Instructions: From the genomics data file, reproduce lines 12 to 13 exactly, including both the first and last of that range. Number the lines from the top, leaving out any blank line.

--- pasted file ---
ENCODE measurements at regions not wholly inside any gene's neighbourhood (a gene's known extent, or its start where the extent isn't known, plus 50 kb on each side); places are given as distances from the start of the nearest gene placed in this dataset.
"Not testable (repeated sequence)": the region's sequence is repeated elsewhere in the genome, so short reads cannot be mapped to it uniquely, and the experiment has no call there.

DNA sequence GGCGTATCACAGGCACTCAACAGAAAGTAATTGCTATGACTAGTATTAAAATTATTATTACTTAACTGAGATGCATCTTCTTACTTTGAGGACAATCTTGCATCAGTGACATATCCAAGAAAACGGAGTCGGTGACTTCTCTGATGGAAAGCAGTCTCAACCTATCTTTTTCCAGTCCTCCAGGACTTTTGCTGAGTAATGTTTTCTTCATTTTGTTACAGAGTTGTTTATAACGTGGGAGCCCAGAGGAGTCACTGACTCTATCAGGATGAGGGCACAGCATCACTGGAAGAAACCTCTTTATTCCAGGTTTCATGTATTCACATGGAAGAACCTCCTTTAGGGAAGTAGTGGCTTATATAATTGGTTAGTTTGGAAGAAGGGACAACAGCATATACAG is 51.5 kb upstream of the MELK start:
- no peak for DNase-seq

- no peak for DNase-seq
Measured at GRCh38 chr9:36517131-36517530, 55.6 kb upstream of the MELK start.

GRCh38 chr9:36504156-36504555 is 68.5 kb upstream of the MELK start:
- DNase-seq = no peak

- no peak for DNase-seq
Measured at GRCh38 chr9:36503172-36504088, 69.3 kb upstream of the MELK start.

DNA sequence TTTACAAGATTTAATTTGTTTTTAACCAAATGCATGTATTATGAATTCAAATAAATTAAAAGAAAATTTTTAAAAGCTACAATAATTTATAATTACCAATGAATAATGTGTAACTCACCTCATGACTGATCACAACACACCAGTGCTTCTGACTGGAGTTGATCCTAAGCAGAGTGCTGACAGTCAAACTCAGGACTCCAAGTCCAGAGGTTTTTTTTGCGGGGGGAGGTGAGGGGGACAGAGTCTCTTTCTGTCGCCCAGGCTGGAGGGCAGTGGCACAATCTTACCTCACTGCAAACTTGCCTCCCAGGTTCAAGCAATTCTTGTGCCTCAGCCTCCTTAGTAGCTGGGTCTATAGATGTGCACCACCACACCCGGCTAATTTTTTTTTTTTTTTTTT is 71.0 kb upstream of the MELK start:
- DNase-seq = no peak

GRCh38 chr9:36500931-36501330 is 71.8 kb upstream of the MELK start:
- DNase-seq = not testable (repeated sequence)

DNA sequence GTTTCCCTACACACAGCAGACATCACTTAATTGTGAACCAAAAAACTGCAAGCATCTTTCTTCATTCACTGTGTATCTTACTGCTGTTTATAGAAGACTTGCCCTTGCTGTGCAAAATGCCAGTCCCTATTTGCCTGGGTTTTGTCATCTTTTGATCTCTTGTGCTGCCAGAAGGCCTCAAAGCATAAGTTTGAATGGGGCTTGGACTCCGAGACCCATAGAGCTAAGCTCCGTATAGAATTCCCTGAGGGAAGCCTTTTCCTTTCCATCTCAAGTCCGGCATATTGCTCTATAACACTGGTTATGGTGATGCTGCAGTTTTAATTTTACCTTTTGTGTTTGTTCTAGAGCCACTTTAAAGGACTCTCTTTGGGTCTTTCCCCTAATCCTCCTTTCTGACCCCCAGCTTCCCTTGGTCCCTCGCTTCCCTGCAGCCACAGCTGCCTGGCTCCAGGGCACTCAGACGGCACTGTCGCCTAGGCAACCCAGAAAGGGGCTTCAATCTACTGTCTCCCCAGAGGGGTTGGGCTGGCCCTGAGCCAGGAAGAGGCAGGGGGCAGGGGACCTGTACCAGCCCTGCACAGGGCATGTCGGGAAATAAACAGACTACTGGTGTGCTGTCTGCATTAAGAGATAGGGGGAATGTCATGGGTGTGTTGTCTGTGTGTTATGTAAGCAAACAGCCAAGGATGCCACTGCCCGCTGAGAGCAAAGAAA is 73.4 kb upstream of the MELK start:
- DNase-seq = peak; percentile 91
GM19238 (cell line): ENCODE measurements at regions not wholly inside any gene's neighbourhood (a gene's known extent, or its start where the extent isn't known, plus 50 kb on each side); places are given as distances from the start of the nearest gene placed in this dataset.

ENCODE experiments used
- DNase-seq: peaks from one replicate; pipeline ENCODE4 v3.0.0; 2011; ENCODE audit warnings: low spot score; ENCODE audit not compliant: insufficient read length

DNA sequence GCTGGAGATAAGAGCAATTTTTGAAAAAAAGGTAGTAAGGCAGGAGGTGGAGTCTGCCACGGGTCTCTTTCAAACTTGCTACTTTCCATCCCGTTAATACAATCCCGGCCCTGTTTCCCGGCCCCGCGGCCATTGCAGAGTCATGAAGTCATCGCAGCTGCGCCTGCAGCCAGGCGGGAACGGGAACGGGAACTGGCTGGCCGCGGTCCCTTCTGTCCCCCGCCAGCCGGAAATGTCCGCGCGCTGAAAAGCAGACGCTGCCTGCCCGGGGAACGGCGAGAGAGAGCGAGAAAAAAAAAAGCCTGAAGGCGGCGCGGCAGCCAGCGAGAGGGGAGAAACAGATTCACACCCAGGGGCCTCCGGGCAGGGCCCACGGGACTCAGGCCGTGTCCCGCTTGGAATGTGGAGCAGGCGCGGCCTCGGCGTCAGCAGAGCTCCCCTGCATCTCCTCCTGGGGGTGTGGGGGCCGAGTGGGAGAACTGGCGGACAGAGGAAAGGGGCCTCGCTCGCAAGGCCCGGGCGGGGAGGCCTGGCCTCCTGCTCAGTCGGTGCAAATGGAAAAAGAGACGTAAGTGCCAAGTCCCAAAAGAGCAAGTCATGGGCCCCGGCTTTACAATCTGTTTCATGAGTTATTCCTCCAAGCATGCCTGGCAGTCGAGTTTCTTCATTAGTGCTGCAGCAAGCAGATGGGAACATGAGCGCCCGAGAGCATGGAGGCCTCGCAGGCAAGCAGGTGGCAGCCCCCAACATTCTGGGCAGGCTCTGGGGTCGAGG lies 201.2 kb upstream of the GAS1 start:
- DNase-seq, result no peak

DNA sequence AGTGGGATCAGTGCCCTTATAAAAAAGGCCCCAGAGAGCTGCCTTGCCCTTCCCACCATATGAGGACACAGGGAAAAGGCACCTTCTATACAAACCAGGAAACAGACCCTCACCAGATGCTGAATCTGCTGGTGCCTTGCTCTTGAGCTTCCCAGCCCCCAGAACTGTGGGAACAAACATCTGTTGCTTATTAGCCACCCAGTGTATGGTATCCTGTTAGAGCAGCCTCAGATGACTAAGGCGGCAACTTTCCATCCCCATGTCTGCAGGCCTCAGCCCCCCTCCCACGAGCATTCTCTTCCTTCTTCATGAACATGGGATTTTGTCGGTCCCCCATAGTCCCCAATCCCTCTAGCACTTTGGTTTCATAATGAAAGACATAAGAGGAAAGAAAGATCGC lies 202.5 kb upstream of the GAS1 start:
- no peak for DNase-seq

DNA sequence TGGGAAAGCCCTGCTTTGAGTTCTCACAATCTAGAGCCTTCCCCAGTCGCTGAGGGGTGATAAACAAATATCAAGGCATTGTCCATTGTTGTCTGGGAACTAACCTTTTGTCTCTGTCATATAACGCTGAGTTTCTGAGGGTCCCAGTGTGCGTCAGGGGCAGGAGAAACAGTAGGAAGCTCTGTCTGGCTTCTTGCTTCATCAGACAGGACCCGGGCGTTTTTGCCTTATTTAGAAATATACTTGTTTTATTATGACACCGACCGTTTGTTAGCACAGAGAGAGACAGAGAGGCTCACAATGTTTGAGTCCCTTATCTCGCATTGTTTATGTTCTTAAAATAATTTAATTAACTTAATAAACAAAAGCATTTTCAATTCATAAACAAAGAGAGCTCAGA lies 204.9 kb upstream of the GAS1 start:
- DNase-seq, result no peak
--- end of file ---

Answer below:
- DNase-seq = no peak

GRCh38 chr9:36500931-36501330 is 71.8 kb upstream of the MELK start: